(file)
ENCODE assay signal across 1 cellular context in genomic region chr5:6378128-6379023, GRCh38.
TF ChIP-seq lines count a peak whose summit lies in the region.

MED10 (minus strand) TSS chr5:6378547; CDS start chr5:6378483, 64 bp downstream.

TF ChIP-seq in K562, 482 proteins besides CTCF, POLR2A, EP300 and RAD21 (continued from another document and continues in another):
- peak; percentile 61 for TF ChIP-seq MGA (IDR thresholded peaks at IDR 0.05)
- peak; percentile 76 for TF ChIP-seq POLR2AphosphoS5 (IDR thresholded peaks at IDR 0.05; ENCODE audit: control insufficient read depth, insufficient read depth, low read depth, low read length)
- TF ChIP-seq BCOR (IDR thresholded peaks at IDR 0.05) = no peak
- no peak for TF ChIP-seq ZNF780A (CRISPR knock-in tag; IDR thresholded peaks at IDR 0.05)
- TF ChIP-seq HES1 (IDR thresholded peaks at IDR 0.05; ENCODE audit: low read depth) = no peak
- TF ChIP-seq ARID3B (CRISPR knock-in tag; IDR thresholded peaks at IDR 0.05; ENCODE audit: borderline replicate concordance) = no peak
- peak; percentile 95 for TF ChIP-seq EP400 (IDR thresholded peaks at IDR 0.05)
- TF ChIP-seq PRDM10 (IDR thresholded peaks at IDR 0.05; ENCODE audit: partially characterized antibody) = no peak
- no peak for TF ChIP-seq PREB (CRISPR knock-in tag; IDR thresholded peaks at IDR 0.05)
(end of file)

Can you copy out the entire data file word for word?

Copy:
ENCODE assay signal across 1 cellular context in genomic region chr5:6378128-6379023, GRCh38.
TF ChIP-seq lines count a peak whose summit lies in the region.

MED10 (minus strand) TSS chr5:6378547; CDS start chr5:6378483, 64 bp downstream.

TF ChIP-seq in K562, 482 proteins besides CTCF, POLR2A, EP300 and RAD21 (continued from another document and continues in another):
- peak; percentile 61 for TF ChIP-seq MGA (IDR thresholded peaks at IDR 0.05)
- peak; percentile 76 for TF ChIP-seq POLR2AphosphoS5 (IDR thresholded peaks at IDR 0.05; ENCODE audit: control insufficient read depth, insufficient read depth, low read depth, low read length)
- TF ChIP-seq BCOR (IDR thresholded peaks at IDR 0.05) = no peak
- no peak for TF ChIP-seq ZNF780A (CRISPR knock-in tag; IDR thresholded peaks at IDR 0.05)
- TF ChIP-seq HES1 (IDR thresholded peaks at IDR 0.05; ENCODE audit: low read depth) = no peak
- TF ChIP-seq ARID3B (CRISPR knock-in tag; IDR thresholded peaks at IDR 0.05; ENCODE audit: borderline replicate concordance) = no peak
- peak; percentile 95 for TF ChIP-seq EP400 (IDR thresholded peaks at IDR 0.05)
- TF ChIP-seq PRDM10 (IDR thresholded peaks at IDR 0.05; ENCODE audit: partially characterized antibody) = no peak
- no peak for TF ChIP-seq PREB (CRISPR knock-in tag; IDR thresholded peaks at IDR 0.05)